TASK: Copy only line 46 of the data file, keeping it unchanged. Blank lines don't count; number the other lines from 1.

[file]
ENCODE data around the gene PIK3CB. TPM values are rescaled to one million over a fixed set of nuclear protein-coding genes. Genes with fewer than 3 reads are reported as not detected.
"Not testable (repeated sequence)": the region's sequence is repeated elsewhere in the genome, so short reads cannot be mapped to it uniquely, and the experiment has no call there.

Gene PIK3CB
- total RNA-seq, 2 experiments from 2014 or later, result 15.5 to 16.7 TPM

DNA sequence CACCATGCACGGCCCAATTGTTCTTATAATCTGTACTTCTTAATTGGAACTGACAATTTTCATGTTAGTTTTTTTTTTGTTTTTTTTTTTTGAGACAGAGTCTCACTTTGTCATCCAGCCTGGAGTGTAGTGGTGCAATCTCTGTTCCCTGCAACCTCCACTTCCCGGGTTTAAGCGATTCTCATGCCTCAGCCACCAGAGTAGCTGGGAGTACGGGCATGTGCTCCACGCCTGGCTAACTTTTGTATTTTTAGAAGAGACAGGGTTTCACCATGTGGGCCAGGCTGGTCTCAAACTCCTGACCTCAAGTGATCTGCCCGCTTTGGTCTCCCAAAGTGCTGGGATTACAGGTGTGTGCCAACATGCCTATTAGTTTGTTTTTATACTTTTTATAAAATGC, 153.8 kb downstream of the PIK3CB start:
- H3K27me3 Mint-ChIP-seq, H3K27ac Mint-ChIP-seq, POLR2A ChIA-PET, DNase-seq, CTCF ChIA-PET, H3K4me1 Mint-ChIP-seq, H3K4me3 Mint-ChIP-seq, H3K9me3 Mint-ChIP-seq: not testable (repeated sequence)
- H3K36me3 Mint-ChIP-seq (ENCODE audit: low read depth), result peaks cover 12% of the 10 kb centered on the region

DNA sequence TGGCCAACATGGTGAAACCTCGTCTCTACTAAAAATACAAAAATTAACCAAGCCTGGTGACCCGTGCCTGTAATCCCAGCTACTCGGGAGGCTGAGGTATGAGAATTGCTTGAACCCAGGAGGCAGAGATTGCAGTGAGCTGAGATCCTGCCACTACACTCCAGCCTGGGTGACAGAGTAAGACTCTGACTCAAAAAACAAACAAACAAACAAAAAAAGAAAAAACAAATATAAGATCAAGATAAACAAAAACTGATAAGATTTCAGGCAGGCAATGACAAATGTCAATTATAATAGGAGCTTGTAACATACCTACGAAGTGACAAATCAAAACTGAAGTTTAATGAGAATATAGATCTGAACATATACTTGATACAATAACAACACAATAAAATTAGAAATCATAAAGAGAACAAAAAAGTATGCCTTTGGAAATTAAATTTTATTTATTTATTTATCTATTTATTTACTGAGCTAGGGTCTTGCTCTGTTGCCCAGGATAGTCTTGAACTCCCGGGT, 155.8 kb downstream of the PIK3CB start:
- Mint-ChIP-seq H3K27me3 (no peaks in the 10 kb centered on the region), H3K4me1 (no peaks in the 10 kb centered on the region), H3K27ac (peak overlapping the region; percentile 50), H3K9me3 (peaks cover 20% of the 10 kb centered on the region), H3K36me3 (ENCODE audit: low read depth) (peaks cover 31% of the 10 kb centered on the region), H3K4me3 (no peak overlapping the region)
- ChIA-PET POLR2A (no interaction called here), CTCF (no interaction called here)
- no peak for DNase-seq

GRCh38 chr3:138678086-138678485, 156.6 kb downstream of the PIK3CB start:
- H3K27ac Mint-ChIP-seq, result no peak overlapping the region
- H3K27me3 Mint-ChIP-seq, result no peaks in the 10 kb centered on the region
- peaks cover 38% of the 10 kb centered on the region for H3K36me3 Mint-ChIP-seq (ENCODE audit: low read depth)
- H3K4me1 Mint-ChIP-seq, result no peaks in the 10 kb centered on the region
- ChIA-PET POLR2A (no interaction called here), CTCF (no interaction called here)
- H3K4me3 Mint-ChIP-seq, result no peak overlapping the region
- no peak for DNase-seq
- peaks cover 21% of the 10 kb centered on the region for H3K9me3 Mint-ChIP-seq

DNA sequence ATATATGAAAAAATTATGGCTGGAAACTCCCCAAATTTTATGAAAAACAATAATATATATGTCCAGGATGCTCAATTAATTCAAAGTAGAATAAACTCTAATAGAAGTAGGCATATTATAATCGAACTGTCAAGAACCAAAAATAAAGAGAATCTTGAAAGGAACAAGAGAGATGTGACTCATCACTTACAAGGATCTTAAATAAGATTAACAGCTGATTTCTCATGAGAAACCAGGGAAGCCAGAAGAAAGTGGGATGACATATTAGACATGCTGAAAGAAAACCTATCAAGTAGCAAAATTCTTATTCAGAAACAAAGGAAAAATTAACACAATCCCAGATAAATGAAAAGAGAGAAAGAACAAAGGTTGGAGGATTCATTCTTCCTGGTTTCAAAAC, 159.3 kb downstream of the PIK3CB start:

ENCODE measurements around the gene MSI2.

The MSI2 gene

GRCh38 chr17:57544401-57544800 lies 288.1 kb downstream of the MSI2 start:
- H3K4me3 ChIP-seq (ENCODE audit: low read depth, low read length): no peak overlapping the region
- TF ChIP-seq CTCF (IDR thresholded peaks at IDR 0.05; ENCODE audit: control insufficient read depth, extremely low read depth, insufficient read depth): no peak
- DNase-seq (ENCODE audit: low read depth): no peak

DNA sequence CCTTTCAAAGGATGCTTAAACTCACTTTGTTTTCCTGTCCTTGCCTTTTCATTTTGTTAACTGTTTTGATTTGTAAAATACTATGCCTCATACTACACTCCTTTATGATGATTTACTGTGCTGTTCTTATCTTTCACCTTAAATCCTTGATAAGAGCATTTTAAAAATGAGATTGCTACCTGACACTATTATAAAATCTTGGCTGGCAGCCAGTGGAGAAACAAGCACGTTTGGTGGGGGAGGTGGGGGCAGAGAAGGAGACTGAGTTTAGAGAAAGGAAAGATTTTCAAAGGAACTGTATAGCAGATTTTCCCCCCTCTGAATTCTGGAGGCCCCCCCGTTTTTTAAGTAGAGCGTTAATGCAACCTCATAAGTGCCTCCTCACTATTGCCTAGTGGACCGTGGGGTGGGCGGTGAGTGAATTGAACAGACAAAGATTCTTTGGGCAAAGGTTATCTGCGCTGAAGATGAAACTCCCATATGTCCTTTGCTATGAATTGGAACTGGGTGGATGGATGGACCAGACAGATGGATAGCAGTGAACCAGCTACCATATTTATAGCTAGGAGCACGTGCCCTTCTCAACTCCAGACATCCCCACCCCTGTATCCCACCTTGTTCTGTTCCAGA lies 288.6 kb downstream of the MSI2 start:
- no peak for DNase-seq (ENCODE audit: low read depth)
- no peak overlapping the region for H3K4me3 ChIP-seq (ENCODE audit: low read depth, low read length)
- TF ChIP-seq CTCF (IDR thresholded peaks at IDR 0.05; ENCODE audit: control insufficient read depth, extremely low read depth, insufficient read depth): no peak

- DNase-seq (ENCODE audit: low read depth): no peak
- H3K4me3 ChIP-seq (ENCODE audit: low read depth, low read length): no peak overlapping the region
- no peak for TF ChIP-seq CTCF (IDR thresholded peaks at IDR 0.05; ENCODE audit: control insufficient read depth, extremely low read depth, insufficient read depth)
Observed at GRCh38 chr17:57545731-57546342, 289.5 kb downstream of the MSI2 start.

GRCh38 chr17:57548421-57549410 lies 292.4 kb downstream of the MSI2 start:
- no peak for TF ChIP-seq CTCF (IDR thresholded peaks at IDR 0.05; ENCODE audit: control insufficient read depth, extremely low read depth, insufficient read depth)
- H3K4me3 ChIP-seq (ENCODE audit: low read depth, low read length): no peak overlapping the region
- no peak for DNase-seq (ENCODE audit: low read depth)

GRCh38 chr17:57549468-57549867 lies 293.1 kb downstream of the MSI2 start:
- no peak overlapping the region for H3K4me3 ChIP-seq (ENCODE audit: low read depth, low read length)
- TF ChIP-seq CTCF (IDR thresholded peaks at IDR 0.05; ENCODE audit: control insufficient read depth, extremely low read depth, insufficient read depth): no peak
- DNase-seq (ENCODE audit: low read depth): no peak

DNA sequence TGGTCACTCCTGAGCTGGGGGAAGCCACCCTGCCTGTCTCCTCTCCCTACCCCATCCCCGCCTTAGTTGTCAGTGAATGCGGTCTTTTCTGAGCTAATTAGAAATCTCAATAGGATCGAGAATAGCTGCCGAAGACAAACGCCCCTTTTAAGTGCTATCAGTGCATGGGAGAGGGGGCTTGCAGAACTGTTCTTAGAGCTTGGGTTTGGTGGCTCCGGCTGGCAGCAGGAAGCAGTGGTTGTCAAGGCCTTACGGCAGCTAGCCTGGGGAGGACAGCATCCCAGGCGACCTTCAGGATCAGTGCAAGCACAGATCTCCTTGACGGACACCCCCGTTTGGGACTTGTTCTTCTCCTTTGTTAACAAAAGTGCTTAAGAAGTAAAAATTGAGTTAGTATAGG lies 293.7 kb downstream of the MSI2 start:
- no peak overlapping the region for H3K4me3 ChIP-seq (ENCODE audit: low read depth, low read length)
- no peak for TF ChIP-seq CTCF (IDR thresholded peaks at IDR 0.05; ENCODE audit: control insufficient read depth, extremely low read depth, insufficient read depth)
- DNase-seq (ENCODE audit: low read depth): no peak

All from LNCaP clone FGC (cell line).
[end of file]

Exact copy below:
- no peak for TF ChIP-seq CTCF (IDR thresholded peaks at IDR 0.05; ENCODE audit: control insufficient read depth, extremely low read depth, insufficient read depth)